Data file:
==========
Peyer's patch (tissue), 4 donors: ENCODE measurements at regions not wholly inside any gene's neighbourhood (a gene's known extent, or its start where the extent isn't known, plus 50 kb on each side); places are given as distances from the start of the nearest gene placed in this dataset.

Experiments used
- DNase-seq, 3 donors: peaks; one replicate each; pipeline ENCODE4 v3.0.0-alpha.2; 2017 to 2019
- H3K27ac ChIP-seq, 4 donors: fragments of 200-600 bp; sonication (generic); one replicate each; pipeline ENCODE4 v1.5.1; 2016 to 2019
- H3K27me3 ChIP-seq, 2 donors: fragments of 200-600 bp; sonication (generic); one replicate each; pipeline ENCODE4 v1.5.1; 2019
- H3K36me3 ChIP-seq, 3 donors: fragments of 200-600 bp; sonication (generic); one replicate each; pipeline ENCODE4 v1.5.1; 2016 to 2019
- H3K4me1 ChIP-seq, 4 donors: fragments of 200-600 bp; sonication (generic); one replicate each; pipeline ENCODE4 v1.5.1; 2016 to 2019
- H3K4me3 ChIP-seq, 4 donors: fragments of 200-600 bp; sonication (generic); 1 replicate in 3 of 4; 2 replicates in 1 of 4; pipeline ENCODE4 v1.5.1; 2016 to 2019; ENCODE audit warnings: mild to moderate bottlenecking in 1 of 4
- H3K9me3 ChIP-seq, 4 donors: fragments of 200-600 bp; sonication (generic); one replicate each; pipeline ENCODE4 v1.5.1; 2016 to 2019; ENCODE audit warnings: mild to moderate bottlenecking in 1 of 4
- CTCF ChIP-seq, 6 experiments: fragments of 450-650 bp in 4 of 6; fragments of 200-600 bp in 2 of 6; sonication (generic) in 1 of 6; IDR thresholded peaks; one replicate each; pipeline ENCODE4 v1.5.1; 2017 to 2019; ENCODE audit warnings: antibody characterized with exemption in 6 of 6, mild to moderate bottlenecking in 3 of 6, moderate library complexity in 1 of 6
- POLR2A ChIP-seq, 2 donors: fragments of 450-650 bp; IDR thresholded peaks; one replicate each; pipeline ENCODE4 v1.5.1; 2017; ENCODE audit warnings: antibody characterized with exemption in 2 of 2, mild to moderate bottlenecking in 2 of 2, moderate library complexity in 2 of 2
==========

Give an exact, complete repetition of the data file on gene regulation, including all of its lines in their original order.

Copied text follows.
Peyer's patch (tissue), 4 donors: ENCODE measurements at regions not wholly inside any gene's neighbourhood (a gene's known extent, or its start where the extent isn't known, plus 50 kb on each side); places are given as distances from the start of the nearest gene placed in this dataset.

Experiments used
- DNase-seq, 3 donors: peaks; one replicate each; pipeline ENCODE4 v3.0.0-alpha.2; 2017 to 2019
- H3K27ac ChIP-seq, 4 donors: fragments of 200-600 bp; sonication (generic); one replicate each; pipeline ENCODE4 v1.5.1; 2016 to 2019
- H3K27me3 ChIP-seq, 2 donors: fragments of 200-600 bp; sonication (generic); one replicate each; pipeline ENCODE4 v1.5.1; 2019
- H3K36me3 ChIP-seq, 3 donors: fragments of 200-600 bp; sonication (generic); one replicate each; pipeline ENCODE4 v1.5.1; 2016 to 2019
- H3K4me1 ChIP-seq, 4 donors: fragments of 200-600 bp; sonication (generic); one replicate each; pipeline ENCODE4 v1.5.1; 2016 to 2019
- H3K4me3 ChIP-seq, 4 donors: fragments of 200-600 bp; sonication (generic); 1 replicate in 3 of 4; 2 replicates in 1 of 4; pipeline ENCODE4 v1.5.1; 2016 to 2019; ENCODE audit warnings: mild to moderate bottlenecking in 1 of 4
- H3K9me3 ChIP-seq, 4 donors: fragments of 200-600 bp; sonication (generic); one replicate each; pipeline ENCODE4 v1.5.1; 2016 to 2019; ENCODE audit warnings: mild to moderate bottlenecking in 1 of 4
- CTCF ChIP-seq, 6 experiments: fragments of 450-650 bp in 4 of 6; fragments of 200-600 bp in 2 of 6; sonication (generic) in 1 of 6; IDR thresholded peaks; one replicate each; pipeline ENCODE4 v1.5.1; 2017 to 2019; ENCODE audit warnings: antibody characterized with exemption in 6 of 6, mild to moderate bottlenecking in 3 of 6, moderate library complexity in 1 of 6
- POLR2A ChIP-seq, 2 donors: fragments of 450-650 bp; IDR thresholded peaks; one replicate each; pipeline ENCODE4 v1.5.1; 2017; ENCODE audit warnings: antibody characterized with exemption in 2 of 2, mild to moderate bottlenecking in 2 of 2, moderate library complexity in 2 of 2